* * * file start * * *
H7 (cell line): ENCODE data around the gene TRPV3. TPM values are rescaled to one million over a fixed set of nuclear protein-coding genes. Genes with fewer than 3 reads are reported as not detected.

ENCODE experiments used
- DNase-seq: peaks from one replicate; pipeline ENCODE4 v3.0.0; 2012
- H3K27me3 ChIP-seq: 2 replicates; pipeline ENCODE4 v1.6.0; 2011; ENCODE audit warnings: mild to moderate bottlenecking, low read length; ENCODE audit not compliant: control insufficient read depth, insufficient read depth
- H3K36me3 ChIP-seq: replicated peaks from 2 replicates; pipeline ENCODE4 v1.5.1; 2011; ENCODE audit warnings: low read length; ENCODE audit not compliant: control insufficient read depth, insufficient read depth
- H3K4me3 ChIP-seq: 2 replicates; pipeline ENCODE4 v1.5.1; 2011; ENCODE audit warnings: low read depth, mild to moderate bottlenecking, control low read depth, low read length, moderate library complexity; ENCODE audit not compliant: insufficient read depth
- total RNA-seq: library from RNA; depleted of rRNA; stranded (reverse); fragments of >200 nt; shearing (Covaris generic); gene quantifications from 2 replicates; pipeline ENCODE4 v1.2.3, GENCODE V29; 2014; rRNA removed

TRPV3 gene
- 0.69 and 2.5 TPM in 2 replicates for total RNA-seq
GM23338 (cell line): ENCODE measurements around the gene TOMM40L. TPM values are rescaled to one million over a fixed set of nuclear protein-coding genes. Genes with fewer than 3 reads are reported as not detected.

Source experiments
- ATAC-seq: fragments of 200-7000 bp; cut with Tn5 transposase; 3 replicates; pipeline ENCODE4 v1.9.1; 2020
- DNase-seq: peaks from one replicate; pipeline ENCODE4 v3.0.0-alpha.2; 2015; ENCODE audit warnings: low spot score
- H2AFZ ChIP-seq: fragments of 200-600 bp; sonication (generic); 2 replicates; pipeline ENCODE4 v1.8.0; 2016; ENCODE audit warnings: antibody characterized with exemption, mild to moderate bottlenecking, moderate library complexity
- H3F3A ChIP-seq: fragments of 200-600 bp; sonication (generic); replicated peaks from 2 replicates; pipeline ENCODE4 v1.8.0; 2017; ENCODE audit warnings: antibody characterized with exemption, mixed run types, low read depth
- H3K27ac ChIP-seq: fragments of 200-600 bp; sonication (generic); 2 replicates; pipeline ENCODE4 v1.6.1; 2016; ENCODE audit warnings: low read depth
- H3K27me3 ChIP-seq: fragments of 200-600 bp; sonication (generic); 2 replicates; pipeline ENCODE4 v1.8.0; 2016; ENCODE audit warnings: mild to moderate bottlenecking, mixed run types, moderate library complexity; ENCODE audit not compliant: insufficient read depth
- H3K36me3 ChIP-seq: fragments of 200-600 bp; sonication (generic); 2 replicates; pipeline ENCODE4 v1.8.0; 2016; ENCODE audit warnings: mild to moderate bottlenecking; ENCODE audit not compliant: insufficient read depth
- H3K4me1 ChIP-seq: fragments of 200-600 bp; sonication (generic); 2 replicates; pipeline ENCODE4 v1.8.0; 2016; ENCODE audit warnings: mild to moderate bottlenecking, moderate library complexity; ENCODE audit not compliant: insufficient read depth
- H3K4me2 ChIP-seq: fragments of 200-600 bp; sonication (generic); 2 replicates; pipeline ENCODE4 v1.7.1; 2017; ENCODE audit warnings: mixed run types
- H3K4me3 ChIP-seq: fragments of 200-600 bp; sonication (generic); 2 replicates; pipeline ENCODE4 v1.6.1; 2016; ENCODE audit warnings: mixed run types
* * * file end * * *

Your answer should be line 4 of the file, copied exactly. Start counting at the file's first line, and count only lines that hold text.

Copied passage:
- H3K27me3 ChIP-seq: 2 replicates; pipeline ENCODE4 v1.6.0; 2011; ENCODE audit warnings: mild to moderate bottlenecking, low read length; ENCODE audit not compliant: control insufficient read depth, insufficient read depth